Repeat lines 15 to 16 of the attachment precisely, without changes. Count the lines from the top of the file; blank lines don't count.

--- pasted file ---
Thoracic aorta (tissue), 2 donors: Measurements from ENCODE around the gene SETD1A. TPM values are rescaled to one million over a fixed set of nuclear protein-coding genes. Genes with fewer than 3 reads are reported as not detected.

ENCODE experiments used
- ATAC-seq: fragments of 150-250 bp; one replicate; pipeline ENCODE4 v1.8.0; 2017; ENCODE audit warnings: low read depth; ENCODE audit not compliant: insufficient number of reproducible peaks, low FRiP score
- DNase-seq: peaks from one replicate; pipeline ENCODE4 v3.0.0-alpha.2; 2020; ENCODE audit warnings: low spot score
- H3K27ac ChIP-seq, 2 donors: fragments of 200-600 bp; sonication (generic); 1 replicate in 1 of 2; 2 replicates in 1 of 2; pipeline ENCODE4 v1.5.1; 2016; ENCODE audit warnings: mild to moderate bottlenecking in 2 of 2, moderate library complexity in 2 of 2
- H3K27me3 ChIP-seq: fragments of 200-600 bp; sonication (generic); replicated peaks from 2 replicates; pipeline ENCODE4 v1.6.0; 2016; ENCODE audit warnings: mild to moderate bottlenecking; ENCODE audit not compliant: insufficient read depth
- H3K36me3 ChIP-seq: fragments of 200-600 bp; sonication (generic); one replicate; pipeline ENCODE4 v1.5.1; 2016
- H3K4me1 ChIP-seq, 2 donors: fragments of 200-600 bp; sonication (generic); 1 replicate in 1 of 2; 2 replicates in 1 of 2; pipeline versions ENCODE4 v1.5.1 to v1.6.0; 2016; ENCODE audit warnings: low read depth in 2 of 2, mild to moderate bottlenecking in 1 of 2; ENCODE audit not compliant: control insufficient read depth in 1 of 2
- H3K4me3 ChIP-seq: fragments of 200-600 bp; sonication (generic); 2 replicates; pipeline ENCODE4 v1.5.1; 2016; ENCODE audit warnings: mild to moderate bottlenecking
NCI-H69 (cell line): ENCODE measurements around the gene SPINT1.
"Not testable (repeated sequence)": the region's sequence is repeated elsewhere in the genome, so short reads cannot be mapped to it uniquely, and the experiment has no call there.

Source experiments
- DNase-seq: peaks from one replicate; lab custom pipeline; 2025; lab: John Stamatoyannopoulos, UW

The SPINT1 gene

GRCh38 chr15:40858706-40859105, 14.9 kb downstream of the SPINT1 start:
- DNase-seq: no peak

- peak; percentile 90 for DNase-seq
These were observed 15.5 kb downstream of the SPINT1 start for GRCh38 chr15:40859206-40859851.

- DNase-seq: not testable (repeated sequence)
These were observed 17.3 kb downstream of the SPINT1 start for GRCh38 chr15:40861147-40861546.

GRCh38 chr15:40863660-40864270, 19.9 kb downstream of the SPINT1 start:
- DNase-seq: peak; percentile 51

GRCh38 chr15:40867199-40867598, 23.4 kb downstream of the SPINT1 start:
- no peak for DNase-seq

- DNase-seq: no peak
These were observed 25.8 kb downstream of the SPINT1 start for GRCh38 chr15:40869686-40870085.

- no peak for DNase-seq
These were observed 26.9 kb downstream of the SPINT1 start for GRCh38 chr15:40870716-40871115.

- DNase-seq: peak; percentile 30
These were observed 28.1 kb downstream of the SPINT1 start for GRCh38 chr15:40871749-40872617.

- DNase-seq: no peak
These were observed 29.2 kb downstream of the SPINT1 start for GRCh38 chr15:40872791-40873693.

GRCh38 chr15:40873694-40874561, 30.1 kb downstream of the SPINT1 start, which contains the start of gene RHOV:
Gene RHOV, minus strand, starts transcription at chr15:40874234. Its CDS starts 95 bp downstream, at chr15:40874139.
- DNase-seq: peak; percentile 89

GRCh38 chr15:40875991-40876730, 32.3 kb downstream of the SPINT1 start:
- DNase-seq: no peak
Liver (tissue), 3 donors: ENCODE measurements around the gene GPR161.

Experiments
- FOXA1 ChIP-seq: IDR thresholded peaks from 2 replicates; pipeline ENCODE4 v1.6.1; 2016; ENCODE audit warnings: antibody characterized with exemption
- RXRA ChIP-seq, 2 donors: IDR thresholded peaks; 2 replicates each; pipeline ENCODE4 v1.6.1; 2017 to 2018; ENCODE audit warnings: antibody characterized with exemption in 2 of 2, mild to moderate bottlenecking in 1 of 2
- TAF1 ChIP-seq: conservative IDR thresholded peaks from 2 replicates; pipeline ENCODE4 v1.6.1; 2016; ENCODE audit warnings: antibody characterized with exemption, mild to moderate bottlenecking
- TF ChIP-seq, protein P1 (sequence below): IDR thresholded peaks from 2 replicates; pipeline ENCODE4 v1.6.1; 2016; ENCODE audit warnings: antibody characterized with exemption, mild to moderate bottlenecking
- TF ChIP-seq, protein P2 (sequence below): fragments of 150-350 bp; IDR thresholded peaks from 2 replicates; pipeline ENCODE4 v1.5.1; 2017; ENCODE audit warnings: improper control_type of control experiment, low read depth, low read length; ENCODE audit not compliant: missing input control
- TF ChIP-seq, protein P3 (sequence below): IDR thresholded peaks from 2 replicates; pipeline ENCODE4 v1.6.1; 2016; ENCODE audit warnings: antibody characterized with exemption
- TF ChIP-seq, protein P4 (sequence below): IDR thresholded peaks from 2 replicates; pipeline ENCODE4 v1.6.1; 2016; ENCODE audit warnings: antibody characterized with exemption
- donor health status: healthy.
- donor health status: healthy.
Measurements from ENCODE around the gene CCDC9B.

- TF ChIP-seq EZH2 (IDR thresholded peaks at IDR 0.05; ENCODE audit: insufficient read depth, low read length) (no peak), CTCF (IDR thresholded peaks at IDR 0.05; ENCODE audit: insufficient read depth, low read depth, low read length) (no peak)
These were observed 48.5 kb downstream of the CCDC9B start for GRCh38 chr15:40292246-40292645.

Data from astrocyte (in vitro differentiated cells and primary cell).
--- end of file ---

GRCh38 chr15:40858706-40859105, 14.9 kb downstream of the SPINT1 start:
- DNase-seq: no peak